I can't really make my mind up about this. A part of me says her life, her choice: she has done her share and probably wants some me time. But privately I think I would be miffed as well. It does seem a tad ungenerous when its such a limited amount of time and it would make a big difference to you.

NinaHeart Mon 29-Apr-13 17:06:46

Because a commitment like that would tie her down, I guess.

clattypatty Mon 29-Apr-13 17:07:24

Message withdrawn at poster's request.

HappyMummyOfOne Mon 29-Apr-13 17:08:23

A large part of having children is the cost of them. Perhaps she thinks you should stand on your own two feet as an adult.

She can still be a grandmother without making the commitment of regular childcare. It would be unfair to offer you this but not your sibling and surely you can see that. Its not her fault you looked at a childminder that cant do two days a week.

It would have been nice if offered but she is under no obligation to save you childcare costs every week.

pepperrabbit Mon 29-Apr-13 17:10:58

It is a huge commitment to look after a baby even just once a week and she may simply not want to, and if she does she would feel guilty about not helping your sister similarly.
My parents have never been keen on childcare (even though there are 4 of us!) but help in other ways. They helped my sister with school fees where they could and have paid for me to use a childminder half a day a week to get some time for myself when I was struggling.
Maybe they couldhelp by buying clothes for DS, his winter coat for next year for example?

ShatnersBassoon Mon 29-Apr-13 17:11:20

I'm very impressed with your mum's honesty. I know a couple of grandmothers who regretted being tied to regular childcare commitments, so better that your mum is straight with you now than she gets fed up in a couple of months and you find you're having to solve the problem of childcare again.

fluffyraggies Mon 29-Apr-13 17:12:41

My mum was the same as yours, OP. Not over childcare per se, as XH and i worked different hours to each other so one of us was always home, but over babysitting. She used to make a massive deal out of babysitting, majorly so if it meant coming over to ours to do it. And i only asked literally 1 or possibly 2 times a year! 3DCs.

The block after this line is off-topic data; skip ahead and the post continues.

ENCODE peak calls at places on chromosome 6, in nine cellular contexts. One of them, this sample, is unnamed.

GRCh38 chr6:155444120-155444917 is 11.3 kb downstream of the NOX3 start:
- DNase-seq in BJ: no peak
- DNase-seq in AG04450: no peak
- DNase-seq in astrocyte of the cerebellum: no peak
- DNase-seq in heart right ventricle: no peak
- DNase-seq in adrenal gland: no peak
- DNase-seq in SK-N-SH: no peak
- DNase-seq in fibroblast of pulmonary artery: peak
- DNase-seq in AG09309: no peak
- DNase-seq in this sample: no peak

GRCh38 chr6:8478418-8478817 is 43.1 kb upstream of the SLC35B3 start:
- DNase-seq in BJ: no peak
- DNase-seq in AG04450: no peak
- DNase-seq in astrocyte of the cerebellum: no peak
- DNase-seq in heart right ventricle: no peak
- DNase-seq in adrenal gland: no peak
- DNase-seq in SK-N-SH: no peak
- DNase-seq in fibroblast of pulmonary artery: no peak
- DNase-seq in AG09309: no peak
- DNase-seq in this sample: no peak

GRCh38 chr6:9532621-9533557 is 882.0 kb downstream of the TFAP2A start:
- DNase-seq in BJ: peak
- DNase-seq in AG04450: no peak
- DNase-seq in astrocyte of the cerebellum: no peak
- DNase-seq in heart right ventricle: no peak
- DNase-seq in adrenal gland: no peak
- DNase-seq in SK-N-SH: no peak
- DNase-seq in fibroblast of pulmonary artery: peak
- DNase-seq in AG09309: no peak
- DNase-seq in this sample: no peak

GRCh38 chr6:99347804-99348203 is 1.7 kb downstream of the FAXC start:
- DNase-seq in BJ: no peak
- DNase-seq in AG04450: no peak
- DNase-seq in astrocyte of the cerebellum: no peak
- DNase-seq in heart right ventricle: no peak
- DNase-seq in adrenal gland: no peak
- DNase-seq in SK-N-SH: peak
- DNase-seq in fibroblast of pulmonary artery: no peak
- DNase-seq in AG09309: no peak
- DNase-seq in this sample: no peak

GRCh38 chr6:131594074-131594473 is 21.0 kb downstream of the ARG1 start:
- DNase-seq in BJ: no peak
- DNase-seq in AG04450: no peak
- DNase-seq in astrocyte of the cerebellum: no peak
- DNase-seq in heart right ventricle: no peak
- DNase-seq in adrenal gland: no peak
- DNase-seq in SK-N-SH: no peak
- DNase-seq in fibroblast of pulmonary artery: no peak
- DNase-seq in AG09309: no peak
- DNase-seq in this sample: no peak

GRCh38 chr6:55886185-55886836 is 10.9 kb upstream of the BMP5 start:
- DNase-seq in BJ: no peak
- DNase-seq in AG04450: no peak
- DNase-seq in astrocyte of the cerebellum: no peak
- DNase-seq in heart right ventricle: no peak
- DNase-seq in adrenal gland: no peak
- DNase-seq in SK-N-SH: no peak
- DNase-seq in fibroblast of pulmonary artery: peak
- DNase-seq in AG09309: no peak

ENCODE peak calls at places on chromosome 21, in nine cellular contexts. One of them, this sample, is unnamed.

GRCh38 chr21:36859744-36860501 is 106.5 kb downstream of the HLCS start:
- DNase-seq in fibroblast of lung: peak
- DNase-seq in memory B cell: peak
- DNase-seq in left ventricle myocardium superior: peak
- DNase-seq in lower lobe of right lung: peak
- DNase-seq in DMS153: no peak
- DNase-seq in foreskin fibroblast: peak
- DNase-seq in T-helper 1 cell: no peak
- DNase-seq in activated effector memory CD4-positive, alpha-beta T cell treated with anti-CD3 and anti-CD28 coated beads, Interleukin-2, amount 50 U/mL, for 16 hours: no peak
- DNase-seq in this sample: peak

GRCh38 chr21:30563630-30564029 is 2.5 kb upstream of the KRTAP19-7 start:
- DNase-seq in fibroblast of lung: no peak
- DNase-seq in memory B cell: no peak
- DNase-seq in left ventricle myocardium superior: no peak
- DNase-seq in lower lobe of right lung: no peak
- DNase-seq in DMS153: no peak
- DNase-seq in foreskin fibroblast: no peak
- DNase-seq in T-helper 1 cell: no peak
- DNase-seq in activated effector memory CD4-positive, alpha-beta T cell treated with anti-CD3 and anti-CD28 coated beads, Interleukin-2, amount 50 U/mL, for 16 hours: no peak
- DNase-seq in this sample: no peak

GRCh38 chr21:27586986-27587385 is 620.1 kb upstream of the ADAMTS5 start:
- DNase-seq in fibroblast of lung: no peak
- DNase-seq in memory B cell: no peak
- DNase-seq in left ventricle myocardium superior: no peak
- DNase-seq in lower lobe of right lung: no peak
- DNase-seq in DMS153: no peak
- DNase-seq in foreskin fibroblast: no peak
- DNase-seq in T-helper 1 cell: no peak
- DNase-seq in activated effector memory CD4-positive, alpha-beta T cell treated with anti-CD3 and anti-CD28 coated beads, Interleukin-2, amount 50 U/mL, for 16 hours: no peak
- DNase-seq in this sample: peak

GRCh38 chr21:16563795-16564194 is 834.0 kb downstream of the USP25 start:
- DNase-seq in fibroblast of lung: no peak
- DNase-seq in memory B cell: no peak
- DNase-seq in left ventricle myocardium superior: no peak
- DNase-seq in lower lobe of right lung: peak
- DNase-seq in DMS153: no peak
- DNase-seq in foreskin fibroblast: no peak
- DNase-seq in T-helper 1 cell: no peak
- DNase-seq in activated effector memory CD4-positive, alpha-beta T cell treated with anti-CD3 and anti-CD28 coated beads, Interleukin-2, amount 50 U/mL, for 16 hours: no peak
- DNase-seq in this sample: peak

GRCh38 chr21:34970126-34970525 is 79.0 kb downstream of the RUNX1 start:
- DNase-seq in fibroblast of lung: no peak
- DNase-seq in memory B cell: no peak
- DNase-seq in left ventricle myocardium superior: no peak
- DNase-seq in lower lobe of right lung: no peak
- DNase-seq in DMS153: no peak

In my head i used to be torn between thinking - ''it's her right to say no. These are my kids, no one else's'' etc, etc. and - ''you want to see your grand-children and help me out don't you''?!?!?

Right or wrong? I dont know - but it annoys the hell out of me when she regales our family and friends with how much she helped out in the early years, when in reality she hardly did a thing and when she did it was under duress hmm

Lonecatwithkitten Mon 29-Apr-13 17:12:41

My mum was totally upfront with me she will be there for an emergency, but not regular childcare. My mother in law said the same both without us asking. I respect them both for it.
It did make me wonder why they felt they needed to be upfront, maybe friends of theirs had complained about feeling obliged.

expatinscotland Mon 29-Apr-13 17:15:02

YABU

cocolepew Mon 29-Apr-13 17:15:05

I see her point but she could have maybe offered to help until you found a childminder for the other day.

Wishiwasanheiress Mon 29-Apr-13 17:18:27

I agree with ur mum I'm afraid. She's their nan. Not childminder. It's hard work at ur own age. Add on another 20 and associated physical changes. It's fine if someone is keen to do it, but forcing it is completely different. Don't assume u know things. U really aren't in her shoes, she may be genuine.

You sound very cross and I really don't get why, apart from its damned inconvenient for u, and that's hardly her fault. U asked, u got a straight answer - no. I feel sorry for the passive aggressive martyrs u hat about on here. Least urs said the truth!

Wishiwasanheiress Mon 29-Apr-13 17:19:04

Hat?!? Meant here sorry

Yonihadtoask Mon 29-Apr-13 17:19:29

YANBU to think she could help out.

YABU to think that she should.

My DM made it perfectly clear that she wouldn't do any regular childcare for any of her grandchildren. She has rarely looked after my DS (15) - only when it has been really important events that I can't et any other sitters for.

Yes, other parents do this - but they shouldn't feel obliged to do it.

It's great to have no commitments - so don't expect that she has to give up her freedom.

BegoniaBampot Mon 29-Apr-13 17:20:11

how old is she? I wouldn't have felt that my parents or PIL's were really fit enough to take on the responsibility of an active baby/toddler. Although many grandparents gladly to help out so YANB entirely U and a bit miffed about it.

WellJustCallHimDave Mon 29-Apr-13 17:20:43

You're "annoyed" that your mother has her own life and doesn't want to take on your responsibilities? My god, words fail me.